Publication Date


Document Type


Committee Members

Dawn Wooley (Advisor)

Degree Name

Master of Science (MS)


Over the past two decades, much research has been done in the field of human immunodeficiency virus (HIV) and acquired immunodeficiency syndrome (AIDS). However, many of the aspects of pathogenesis of HIV infection and its persistence in the body, despite treatment, remain a mystery. Recent evidence suggests that HIV positive patients develop eosinophilia, especially in the later stages of infection and AIDS. Eosinophils are CD4 positive cells that have the potential to be infected by HIV. Studies have shown that an eosinophilic cell line, AML14.3D10, can be productively infected with a T-cell tropic, CXCR4-using (X4) strain of HIV-1. In this study, primary human eosinophils from four healthy volunteers were shown to be susceptible to infection with a T-cell tropic, CXCR4-using (X4) strain of HIV-1, HTLV-IIIB. This data was supported by results from quantitative polymerase chain reaction (Q-PCR), which detected high HIV copy numbers in infected eosinophil samples. In two out of four donors, these copy numbers were comparable to those obtained from infected AML14.3D10, used as a positive control. In all four donors, the number of viral copies detected in infected eosinophils were significantly (p<0.05) higher than those detected in infected peripheral blood mononuclear cells (PBMCs). Donor variability was observed in viral loads detected. No correlation was observed between the viral load and the production of p24. However, infected eosinophils showed higher amounts of p24 production, as compared to infected PBMCs with or without IL-2, in three out of four donors suggesting productive infection. Therefore, it is concluded that primary human eosinophils are susceptible to productive infection by X4 HIV-1.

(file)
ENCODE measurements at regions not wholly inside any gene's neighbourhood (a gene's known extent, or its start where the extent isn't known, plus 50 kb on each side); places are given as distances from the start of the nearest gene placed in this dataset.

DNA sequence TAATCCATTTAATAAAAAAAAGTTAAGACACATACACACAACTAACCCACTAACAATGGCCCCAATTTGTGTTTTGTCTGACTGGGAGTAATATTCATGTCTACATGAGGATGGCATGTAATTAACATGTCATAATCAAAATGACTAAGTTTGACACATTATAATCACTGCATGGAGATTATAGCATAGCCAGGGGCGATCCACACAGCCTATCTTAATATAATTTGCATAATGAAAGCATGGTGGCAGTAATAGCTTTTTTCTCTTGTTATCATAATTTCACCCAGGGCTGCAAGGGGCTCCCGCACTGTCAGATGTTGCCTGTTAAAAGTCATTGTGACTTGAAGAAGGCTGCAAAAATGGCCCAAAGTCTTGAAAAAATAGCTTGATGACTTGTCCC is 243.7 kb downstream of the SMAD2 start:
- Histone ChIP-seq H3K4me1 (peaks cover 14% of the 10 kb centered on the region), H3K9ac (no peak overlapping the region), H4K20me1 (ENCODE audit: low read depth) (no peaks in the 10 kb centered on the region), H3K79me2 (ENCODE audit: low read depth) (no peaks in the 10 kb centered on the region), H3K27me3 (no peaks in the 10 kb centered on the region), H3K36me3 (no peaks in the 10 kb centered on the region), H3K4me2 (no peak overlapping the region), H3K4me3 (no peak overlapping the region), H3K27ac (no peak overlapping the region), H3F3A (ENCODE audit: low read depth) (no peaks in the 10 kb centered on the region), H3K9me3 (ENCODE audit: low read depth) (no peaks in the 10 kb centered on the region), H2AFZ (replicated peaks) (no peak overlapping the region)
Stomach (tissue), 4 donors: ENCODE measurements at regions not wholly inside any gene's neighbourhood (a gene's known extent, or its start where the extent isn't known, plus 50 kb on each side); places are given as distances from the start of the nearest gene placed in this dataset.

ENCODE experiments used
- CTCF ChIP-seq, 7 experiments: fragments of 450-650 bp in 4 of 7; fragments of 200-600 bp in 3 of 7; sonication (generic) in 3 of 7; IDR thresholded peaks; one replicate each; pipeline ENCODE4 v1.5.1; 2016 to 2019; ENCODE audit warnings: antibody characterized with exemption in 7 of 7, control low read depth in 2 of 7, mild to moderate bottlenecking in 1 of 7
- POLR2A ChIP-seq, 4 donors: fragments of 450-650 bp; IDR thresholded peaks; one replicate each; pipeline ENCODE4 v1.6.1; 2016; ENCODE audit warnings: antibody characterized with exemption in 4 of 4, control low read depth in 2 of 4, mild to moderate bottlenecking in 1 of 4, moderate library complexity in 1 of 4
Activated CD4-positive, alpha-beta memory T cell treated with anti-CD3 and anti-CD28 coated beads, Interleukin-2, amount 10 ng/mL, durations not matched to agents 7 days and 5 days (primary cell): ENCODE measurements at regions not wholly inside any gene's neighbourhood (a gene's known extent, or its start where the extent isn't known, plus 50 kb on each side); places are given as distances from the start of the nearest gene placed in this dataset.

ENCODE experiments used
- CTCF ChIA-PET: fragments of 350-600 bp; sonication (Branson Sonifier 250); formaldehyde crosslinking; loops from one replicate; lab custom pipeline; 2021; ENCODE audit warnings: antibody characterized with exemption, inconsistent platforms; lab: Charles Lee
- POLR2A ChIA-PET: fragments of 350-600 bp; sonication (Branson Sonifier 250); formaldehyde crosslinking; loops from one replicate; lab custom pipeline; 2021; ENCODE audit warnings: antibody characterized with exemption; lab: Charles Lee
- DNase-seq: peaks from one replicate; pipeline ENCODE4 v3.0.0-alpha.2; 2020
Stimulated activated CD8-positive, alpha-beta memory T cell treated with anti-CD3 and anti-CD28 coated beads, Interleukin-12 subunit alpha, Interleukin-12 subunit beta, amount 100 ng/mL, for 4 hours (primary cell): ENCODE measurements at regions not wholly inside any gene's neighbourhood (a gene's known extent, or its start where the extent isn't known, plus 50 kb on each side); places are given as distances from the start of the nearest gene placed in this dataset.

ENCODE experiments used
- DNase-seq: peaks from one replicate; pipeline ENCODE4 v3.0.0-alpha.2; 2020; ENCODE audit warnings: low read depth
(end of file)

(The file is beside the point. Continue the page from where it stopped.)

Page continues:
Page Count


Department or Program

Microbiology and Immunology

Year Degree Awarded